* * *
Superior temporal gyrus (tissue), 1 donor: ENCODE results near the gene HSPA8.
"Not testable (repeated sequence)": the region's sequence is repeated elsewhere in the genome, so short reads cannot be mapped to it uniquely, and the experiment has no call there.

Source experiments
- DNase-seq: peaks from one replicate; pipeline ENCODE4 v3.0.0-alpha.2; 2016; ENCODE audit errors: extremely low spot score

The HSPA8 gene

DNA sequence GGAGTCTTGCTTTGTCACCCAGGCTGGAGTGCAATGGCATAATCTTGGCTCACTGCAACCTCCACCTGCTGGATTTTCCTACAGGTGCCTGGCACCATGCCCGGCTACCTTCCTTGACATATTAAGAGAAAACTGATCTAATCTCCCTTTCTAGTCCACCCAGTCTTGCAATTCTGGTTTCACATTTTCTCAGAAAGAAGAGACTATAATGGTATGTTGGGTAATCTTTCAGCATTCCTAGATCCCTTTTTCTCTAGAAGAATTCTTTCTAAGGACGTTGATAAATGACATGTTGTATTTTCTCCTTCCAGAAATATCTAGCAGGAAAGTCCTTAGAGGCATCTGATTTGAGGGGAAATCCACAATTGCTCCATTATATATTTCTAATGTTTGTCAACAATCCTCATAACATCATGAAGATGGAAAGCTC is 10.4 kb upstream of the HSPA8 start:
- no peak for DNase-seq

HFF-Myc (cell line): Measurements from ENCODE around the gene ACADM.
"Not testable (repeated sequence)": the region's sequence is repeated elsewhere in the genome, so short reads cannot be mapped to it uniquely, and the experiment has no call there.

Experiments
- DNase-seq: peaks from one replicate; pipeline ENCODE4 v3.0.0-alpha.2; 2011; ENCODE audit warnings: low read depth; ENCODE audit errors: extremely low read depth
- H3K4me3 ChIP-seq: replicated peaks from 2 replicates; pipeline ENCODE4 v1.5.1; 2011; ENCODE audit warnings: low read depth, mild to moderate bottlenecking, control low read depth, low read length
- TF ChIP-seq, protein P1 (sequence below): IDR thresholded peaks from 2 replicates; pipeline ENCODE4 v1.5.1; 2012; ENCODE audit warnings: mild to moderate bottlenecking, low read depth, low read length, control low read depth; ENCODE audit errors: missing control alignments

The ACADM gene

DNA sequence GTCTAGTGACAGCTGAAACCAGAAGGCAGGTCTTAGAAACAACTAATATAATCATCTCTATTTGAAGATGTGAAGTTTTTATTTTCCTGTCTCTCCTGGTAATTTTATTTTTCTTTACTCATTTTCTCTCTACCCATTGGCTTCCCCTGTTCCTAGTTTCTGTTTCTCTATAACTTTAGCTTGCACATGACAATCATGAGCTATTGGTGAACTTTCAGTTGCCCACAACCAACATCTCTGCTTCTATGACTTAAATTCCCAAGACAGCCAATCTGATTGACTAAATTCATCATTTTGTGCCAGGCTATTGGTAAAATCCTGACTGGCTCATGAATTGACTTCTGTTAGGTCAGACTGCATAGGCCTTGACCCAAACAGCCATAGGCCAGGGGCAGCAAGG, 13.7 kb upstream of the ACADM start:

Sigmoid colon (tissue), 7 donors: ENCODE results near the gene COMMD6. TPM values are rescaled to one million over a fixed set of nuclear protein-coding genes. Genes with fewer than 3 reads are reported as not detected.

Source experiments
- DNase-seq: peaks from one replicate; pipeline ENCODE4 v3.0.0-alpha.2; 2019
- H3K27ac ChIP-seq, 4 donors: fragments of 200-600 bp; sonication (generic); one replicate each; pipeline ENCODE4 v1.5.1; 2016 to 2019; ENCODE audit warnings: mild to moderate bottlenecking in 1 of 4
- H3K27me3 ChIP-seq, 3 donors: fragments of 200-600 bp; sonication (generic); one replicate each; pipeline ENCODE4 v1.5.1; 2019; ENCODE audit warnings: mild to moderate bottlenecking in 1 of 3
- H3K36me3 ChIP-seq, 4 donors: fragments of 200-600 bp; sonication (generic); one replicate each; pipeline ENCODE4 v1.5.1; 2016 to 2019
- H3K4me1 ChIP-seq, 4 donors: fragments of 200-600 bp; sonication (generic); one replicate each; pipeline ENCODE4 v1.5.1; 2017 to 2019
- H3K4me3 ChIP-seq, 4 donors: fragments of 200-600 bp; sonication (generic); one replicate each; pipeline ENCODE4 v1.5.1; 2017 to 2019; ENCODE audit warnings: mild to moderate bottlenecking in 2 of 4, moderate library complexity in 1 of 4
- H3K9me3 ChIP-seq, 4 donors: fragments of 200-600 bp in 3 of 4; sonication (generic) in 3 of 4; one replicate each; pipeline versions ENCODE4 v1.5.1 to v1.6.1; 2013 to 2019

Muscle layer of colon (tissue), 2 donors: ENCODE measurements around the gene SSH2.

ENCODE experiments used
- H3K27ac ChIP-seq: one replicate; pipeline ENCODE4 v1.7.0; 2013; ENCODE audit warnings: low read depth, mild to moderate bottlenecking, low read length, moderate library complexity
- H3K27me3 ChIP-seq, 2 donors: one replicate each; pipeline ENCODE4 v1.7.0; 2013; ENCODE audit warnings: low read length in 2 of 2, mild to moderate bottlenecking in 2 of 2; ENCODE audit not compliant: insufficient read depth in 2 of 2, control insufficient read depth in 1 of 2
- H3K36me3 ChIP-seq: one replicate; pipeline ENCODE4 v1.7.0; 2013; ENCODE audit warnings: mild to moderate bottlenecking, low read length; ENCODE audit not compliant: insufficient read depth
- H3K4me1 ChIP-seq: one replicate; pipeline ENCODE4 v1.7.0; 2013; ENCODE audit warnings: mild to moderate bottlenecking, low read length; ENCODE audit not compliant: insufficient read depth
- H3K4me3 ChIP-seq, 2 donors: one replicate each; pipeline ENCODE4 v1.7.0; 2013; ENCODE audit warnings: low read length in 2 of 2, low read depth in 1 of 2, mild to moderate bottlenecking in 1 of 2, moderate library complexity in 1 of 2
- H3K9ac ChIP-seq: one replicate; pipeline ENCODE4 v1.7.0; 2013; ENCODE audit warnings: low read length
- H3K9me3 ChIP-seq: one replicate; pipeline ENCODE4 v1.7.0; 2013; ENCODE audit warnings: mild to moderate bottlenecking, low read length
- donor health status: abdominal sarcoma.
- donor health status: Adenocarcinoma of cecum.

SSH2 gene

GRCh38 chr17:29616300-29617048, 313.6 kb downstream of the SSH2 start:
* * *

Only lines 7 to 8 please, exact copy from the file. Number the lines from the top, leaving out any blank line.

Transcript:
- no peak for DNase-seq

HFF-Myc (cell line): Measurements from ENCODE around the gene ACADM.